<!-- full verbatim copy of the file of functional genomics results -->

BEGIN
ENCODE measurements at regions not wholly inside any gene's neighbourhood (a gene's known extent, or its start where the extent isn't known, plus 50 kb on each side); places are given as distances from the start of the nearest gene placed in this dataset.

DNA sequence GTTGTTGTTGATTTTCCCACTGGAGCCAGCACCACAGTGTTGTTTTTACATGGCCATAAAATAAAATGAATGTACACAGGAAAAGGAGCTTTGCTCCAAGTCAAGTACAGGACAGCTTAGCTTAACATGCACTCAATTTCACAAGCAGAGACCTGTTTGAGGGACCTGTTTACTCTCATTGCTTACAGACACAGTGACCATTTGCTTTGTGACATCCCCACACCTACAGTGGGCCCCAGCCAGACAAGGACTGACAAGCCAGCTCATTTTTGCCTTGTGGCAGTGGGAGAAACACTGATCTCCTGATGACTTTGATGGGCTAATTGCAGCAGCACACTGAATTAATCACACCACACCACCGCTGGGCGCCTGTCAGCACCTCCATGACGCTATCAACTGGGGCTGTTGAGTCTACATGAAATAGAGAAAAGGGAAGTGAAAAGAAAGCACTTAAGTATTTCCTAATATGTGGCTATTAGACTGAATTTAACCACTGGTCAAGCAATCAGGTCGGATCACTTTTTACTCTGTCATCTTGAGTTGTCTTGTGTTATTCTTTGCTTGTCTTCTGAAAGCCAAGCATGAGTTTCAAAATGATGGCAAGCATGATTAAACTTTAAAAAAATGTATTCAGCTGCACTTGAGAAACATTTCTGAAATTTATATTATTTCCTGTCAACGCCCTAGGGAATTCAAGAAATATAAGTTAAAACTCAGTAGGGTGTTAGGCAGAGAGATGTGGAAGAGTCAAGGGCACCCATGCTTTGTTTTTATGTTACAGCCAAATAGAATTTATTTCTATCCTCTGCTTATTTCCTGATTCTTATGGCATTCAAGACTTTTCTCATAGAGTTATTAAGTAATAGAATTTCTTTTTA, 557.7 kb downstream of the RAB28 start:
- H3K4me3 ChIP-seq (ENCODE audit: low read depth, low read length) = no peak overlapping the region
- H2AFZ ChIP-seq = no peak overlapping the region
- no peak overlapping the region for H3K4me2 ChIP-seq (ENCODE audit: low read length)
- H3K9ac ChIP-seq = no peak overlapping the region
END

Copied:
ENCODE measurements at regions not wholly inside any gene's neighbourhood (a gene's known extent, or its start where the extent isn't known, plus 50 kb on each side); places are given as distances from the start of the nearest gene placed in this dataset.

DNA sequence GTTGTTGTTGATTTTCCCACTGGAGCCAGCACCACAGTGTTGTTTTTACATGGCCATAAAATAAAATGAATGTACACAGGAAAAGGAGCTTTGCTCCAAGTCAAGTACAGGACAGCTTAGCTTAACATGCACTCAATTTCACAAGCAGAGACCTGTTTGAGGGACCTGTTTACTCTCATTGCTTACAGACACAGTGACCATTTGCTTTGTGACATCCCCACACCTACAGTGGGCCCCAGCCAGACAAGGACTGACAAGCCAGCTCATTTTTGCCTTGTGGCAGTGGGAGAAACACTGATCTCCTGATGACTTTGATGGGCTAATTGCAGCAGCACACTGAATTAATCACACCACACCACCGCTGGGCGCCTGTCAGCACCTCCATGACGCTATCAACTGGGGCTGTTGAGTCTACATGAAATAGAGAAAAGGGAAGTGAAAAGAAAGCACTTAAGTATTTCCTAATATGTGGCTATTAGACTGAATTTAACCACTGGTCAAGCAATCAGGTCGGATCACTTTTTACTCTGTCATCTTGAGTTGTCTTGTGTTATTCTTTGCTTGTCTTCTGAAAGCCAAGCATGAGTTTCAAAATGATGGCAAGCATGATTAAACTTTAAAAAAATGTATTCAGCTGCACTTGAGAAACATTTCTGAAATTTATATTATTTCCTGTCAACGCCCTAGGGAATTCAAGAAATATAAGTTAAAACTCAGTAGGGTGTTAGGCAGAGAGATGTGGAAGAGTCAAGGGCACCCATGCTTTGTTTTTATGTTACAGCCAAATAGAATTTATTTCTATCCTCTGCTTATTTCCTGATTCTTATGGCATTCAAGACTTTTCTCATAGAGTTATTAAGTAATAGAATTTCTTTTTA, 557.7 kb downstream of the RAB28 start:
- H3K4me3 ChIP-seq (ENCODE audit: low read depth, low read length) = no peak overlapping the region
- H2AFZ ChIP-seq = no peak overlapping the region
- no peak overlapping the region for H3K4me2 ChIP-seq (ENCODE audit: low read length)
- H3K9ac ChIP-seq = no peak overlapping the region